Hepatitis C is a major health problem in the world,1 for which thalassemia patients are at a higher risk.2 Metabolic syndrome is a risk factor for progression of liver diseases as well. As the liver is the main determinant of serum lipoprotein synthesis and lipid metabolism, chronic liver diseases are often accompanied with an impaired lipid metabolism.3 The relation between low levels of serum cholesterol, particularly low-density lipoprotein cholesterol (LDL-C) and severity of liver disease has previously been described.4 Lower total cholesterol and LDL-C levels were also described in hepatitis C virus (HCV)-infected patients.5,6 Total serum cholesterol and LDL-C have even been proposed to be predictors of response to interferon in HCV infected patients.7 Furthermore, it was determined that patients with chronic hepatitis C had lower total cholesterol levels in comparison with patients chronically infected with hepatitis B.8 An association between HCV infection and lipid metabolism has been described as well. Bonding of HCV to VLDL or LDL could facilitate its entry via the LDL receptor.9-11 These findings suggest that plasma lipids play an important role in the pathogenesis of HCV infection. Major beta-thalassemic patients are the most affected group of patients chronically infected with HCV. It is well known that beta-thalassemia is associated with changes in plasma lipids. A low total cholesterol levels caused by a significant decrease in both LDL-C and high-density lipoprotein cholesterol (HDL-C) have been described previously in beta-thalassemia,12 but findings for triglycerides were heterogeneous.13,14 In spite of the possible role of serum lipids in pathogenesis of HCV infection and implication of liver disease caused by hypertransfusion in thalassemic patients, data regarding the distribution of blood lipids among thalassemic patients with chronic HCV infection are lacking. Therefore, in this study we aimed to investigate the distribution of serum lipids in beta-thalassemic patients with chronic HCV infection, and to determine if there are any correlations between serum lipid levels and viral load, HCV genotype, liver histology and serum iron.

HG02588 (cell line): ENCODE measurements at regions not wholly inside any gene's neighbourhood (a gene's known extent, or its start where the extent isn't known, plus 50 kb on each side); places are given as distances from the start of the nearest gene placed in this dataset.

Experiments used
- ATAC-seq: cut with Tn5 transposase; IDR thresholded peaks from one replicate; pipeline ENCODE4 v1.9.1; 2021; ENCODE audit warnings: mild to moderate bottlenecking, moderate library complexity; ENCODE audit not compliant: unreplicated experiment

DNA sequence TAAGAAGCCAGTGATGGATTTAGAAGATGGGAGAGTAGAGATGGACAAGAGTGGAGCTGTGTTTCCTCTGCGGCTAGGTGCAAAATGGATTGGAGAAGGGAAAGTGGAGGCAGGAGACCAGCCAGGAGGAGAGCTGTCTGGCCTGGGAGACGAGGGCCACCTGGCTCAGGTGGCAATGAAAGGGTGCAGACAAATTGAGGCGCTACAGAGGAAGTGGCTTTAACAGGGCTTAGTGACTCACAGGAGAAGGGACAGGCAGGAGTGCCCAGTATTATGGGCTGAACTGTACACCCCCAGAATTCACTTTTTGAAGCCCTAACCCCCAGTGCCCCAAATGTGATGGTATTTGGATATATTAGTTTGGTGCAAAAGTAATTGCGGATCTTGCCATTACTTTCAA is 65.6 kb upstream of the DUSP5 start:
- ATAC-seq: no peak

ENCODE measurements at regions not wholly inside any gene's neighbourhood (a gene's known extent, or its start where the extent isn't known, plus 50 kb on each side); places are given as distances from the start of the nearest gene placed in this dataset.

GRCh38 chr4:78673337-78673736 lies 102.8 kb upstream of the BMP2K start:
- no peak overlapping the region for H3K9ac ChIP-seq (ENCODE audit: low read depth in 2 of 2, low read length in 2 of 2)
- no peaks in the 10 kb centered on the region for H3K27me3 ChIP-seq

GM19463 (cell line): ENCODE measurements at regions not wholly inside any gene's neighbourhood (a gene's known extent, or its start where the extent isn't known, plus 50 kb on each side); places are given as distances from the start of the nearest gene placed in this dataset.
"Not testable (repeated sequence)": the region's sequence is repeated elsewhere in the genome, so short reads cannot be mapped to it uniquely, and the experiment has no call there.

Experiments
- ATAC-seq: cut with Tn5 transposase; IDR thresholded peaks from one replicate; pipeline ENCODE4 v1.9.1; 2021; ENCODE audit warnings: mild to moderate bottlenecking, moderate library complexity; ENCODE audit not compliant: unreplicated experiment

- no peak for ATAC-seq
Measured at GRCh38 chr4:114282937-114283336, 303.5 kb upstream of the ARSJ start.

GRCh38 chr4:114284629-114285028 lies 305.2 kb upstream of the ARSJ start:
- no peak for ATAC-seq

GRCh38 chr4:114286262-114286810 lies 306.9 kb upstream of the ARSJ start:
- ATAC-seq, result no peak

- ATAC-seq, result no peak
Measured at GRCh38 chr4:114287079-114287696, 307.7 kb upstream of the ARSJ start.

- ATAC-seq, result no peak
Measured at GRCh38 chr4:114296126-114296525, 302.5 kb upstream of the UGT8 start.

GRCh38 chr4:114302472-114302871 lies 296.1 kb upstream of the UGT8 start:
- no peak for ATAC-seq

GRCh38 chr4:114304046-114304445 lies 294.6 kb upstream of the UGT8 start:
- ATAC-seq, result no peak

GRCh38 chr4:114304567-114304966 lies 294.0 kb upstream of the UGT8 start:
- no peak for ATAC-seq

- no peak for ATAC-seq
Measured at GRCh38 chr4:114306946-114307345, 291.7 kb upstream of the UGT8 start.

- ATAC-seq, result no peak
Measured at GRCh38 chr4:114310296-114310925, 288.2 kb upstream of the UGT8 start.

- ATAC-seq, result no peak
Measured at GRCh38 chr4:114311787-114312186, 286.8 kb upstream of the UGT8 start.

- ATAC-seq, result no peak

MATERIALS AND METHODS